Anyone contemplating a vasectomy reversal has questions about what factors affect the success of this procedure. While each patient is different and reading an article cannot take the place of discussing your particular situation with your physician, the following is important information about factors which can affect your vasectomy reversal success rate.
One of the most important factors affecting success of vasectomy reversal procedures is the length of time from vasectomy to reversal procedure. If it has been three years or less since the vasectomy was preformed, there is a 97% chance of rebuilding the vas deferens channel resulting in motile sperm in the ejaculate following the vasectomy reversal. If it has been 3 to 8 years since the vasectomy, the chance of success is around 88%. After 15 years this rate falls to around 70%. Remember, though, that these are rates of potency with motile sperm in the ejaculate being the end point. Pregnancy rates are lower. The chance of achieving a pregnancy after vasectomy reversal is around 75% if the vasectomy was three years ago or less. Increased time from vasectomy to reversal also decreases the pregnancy rate.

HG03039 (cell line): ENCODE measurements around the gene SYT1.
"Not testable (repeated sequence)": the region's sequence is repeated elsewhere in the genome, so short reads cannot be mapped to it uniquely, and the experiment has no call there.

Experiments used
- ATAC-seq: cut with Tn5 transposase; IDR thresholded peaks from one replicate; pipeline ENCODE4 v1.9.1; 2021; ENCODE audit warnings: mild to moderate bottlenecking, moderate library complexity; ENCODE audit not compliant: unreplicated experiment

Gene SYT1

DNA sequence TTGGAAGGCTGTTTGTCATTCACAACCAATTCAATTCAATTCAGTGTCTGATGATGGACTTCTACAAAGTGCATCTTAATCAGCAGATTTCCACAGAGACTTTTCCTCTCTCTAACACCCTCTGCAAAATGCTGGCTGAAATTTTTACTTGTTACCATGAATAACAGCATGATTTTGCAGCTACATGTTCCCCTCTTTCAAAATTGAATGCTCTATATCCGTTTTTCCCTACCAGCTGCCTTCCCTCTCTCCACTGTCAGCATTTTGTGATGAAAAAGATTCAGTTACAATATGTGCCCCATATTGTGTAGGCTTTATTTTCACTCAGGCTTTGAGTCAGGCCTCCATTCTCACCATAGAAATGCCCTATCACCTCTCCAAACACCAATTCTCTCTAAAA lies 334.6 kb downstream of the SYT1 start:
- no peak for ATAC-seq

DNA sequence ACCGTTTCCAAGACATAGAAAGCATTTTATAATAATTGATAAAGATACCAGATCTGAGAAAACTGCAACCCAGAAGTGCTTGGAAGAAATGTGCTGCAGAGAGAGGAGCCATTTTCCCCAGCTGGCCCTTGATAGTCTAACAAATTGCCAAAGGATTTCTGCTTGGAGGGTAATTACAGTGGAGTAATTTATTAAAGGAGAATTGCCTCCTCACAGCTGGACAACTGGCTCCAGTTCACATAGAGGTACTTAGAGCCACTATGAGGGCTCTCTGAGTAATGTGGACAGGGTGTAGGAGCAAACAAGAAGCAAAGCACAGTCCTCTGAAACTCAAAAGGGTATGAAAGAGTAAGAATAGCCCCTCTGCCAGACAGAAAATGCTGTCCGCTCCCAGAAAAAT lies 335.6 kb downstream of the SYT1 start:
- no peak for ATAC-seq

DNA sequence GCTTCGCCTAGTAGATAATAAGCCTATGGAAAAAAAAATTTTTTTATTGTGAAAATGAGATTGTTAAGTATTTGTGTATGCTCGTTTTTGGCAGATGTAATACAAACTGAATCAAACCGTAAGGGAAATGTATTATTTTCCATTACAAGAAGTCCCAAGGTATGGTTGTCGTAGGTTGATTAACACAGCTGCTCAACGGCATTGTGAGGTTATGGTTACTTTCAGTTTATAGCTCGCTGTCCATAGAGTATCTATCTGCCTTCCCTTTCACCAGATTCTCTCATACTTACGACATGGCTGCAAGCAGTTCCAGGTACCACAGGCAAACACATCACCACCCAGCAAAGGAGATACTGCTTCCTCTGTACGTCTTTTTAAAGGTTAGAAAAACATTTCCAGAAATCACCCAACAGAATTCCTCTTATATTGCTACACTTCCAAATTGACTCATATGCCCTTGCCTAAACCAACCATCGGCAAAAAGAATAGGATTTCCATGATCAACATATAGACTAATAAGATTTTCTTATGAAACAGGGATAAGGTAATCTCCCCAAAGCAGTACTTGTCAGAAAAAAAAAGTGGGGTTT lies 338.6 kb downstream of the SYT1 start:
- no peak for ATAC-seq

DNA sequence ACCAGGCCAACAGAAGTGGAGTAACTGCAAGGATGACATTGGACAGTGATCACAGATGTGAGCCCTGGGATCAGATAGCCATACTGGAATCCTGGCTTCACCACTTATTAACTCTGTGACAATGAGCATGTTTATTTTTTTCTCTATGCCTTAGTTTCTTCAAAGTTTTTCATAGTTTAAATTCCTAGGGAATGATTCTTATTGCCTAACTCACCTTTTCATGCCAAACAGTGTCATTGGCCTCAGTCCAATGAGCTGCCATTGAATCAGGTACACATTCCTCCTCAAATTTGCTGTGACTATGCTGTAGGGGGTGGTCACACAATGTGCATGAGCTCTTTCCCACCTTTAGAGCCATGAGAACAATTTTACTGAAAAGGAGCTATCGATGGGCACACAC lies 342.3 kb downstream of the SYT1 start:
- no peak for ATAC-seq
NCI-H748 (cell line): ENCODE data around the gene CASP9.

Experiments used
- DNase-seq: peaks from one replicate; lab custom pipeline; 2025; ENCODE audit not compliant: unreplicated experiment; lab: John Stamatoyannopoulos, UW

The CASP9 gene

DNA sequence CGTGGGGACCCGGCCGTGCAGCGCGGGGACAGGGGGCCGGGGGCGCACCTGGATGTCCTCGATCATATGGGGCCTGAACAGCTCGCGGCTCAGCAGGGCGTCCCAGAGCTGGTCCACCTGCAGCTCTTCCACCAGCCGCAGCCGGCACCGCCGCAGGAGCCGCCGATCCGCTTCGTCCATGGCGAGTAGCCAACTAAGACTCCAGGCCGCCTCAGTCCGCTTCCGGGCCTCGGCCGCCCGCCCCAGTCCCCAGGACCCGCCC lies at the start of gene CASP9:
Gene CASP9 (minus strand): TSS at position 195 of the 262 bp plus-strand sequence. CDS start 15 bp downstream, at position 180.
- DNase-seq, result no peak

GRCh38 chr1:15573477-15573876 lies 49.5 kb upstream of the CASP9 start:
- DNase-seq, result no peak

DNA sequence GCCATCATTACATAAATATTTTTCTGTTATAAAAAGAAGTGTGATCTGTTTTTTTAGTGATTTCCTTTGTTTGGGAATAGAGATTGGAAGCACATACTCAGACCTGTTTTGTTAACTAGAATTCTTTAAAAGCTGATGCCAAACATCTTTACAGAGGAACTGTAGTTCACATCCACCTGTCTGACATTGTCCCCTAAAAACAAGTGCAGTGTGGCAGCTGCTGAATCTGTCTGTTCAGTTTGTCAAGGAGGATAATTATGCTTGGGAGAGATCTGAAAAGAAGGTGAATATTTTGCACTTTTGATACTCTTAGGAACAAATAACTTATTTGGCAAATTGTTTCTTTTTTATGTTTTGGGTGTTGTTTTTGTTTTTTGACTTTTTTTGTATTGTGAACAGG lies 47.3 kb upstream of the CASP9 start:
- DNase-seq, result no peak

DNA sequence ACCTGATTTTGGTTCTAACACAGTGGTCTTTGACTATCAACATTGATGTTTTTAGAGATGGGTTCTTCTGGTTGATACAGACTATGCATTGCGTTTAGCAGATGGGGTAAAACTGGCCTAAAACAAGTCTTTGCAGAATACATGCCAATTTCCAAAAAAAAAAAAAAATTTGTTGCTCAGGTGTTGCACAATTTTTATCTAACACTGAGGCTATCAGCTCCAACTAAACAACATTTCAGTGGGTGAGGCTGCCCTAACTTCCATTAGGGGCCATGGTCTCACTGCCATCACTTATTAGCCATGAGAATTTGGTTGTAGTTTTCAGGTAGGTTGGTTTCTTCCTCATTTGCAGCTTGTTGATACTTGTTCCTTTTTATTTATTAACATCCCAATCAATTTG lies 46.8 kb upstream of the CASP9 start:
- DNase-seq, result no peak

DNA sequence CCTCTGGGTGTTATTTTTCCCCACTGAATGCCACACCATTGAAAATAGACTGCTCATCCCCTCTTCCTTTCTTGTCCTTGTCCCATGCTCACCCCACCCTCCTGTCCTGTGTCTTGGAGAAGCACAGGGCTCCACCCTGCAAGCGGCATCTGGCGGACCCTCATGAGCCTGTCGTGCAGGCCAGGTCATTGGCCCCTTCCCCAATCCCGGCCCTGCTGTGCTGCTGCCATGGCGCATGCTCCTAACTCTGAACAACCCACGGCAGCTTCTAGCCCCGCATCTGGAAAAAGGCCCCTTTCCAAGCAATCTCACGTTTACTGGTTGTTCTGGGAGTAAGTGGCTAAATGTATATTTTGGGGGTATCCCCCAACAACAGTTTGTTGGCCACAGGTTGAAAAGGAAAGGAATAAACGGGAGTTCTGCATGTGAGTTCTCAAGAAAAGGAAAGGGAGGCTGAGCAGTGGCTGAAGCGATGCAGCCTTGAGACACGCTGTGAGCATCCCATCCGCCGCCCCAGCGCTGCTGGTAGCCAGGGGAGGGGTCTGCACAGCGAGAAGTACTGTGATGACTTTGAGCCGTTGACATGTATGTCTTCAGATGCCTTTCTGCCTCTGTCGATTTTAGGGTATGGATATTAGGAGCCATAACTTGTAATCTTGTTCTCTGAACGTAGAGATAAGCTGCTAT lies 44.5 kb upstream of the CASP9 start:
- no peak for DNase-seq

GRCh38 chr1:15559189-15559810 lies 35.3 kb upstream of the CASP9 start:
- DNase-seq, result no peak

Experience of the surgeon is another factor that is an important part of the success rate. Surgeons with more experience doing vasectomy reversals will have better results. The procedure is complex requiring skill and judgment. The sutures that hold the vas deferens together are smaller than human hair. Visualization with an operating microscope also affects success rates. A surgeon experienced in vasectomy reversal will likely use this technique.
Another factor affecting the success of a vasectomy reversal is the presence of motile sperm in the testicular portion of the vas deferens at the time the reversal procedure is performed. This can only be assessed at the time of surgery when fluid from the vas deferens can be viewed under the microscope. Since a vasovasotomy or reattaching the two ends of the vas deferens is a simpler procedure than a vasoepididymostomy, which is required if the proximal vas deferens is blocked.
In addition to these major factors, health and age of the man undergoing the vasectomy reversal will affect the success of the procedure. Prior to making the decision to have a vasectomy reversal, each patient should consult with his surgeon to determine a reasonable chance of success. The decision to have a vasectomy reversal should be made with these factors in mind.